Date of Award

Winter 2015

Project Type


Program or Major


Degree Name

Doctor of Philosophy

First Advisor

Thomas G Safford

Second Advisor

Benjamin C Brown

Third Advisor

Kenneth M Johnson


The proportion of the U.S. population comprised of seniors – those aged 65 and older – is projected to increase from 13% presently to 20% by 2030. With this demographic change, it is important to consider how older residents are faring, which older residents do best, and what communities are doing to support this population. Rather than examining income or wealth as a dependent variable, I predict two measures of well-being among older U.S. residents– one subjective and one objective. By linking survey data of the 50 and older population from the 2010 Health and Retirement Study (HRS) to a variety of county-level statistics from several government databases, this dissertation characterizes each respondent’s community with respect to its demographics, economic structure, natural environment, social norms, and presence of community institutions. I examine the impact of individual and community characteristics, as well as whether someone had migrated within the last four years, on predicting well-being.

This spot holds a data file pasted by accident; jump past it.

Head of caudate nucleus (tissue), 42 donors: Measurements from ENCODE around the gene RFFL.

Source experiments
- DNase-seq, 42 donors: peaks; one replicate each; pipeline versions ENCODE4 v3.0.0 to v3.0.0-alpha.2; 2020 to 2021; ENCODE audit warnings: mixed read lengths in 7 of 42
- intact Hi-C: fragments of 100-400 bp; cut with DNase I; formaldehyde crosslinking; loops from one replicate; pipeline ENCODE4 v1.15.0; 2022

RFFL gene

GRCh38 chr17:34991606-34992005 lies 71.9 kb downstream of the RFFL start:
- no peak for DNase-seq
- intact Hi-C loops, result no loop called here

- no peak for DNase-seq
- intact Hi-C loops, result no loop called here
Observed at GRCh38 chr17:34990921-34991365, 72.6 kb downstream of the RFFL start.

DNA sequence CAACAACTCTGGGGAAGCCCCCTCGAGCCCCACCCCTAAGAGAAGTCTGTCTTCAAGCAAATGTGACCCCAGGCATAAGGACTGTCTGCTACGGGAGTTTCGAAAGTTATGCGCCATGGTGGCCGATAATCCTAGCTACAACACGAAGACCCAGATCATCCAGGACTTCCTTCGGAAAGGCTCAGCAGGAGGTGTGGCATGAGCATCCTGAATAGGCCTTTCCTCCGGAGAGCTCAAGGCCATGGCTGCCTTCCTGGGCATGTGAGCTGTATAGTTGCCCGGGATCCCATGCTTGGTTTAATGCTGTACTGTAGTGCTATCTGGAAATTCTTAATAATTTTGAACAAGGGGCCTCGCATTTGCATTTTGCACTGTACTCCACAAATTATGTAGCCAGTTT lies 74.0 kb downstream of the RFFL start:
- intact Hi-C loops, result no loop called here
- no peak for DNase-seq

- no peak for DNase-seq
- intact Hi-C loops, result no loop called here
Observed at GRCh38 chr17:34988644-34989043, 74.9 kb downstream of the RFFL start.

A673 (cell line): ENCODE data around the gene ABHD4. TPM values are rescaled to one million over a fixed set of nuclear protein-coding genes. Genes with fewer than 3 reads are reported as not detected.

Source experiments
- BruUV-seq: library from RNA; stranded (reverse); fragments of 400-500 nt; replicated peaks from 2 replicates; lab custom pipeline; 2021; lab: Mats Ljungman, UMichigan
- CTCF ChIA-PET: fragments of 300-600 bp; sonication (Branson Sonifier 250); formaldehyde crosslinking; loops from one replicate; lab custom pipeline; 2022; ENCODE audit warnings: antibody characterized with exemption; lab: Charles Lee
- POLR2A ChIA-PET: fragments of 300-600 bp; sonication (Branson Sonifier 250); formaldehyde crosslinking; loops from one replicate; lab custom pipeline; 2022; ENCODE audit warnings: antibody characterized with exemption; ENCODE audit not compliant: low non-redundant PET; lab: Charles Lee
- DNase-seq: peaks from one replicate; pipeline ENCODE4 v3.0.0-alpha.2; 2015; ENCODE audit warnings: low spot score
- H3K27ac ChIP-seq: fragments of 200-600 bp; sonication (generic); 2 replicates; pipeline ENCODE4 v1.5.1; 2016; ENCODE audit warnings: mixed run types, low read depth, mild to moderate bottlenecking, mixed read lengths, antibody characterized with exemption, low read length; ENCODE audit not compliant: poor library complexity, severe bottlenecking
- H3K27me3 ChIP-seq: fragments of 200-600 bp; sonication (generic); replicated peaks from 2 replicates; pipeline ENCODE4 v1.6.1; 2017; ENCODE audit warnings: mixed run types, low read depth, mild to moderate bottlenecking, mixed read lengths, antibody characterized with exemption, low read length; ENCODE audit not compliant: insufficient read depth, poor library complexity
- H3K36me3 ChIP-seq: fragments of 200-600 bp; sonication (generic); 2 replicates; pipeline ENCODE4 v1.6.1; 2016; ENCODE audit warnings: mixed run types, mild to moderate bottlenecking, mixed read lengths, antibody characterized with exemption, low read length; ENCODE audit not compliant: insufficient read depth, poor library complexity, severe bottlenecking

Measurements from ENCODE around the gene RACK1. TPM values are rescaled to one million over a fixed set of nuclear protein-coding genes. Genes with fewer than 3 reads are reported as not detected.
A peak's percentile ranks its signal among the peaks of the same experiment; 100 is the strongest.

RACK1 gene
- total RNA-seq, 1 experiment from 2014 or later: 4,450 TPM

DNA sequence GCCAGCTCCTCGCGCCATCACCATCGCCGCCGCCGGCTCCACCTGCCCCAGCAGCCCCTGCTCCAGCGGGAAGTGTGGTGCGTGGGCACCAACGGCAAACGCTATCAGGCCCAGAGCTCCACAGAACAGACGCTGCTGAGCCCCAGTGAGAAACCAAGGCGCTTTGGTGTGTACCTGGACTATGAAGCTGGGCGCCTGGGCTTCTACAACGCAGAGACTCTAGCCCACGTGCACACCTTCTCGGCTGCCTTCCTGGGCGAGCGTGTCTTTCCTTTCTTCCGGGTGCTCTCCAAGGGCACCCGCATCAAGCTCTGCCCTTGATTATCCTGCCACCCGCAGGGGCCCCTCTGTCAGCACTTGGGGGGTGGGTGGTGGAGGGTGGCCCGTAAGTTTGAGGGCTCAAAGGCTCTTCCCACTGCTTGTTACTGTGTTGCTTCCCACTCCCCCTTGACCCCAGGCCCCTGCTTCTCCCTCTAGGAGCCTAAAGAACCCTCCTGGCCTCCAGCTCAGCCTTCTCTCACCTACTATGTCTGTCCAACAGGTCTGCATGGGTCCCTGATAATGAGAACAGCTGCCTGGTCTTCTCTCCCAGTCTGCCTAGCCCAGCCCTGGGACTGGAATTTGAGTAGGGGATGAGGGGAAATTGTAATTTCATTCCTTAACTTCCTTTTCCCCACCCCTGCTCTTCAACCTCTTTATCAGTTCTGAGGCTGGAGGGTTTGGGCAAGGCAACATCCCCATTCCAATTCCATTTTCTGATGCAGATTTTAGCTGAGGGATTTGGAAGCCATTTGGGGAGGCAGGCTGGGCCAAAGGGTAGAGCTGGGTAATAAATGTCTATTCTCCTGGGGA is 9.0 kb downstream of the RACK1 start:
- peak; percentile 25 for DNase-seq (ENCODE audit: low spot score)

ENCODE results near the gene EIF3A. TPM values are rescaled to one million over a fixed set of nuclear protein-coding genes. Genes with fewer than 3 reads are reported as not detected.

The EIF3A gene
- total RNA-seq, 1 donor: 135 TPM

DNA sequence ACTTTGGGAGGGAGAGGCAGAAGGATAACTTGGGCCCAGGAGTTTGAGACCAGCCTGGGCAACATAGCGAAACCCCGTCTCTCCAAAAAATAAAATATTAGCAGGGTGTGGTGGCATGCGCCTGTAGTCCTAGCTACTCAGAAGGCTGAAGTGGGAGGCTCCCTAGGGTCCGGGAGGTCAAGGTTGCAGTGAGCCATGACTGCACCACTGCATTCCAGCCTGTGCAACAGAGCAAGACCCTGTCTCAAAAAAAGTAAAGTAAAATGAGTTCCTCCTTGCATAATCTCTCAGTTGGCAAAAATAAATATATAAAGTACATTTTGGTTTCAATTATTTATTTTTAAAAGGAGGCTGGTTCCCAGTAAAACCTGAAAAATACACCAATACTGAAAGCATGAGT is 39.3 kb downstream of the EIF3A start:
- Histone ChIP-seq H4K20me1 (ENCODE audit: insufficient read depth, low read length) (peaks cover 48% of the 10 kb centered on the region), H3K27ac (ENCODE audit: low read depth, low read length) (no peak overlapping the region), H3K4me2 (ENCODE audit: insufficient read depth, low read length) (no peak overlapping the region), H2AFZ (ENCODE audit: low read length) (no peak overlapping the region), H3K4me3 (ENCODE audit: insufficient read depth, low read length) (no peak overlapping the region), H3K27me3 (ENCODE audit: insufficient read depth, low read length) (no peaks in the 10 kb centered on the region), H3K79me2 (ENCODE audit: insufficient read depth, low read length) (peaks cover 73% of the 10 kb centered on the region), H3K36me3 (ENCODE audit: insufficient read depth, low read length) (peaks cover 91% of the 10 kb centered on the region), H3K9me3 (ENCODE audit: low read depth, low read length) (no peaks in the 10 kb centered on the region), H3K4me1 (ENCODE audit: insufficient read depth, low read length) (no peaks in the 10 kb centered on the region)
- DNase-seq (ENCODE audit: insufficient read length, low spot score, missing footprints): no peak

My findings suggest that certain community variables may influence well-being – namely that social institutions may need to be tailored to support the needs of older residents and that counties we think of as privileged counties (with respect to the racial and socioeconomic make-up of its residents) may need to do more to serve older residents. In sum though, these county characteristics have a very minimal impact in predicting the well-being of older residents. The predictors that seemed to matter more were those of the individuals aged 50 and over themselves: their demographic characteristics, employment status, health, and social connectedness all mattered with respect to understanding which individuals were doing well. Whether someone had moved to a new county in the last four years did not appear to offer value to predicting well-being in a causal manner.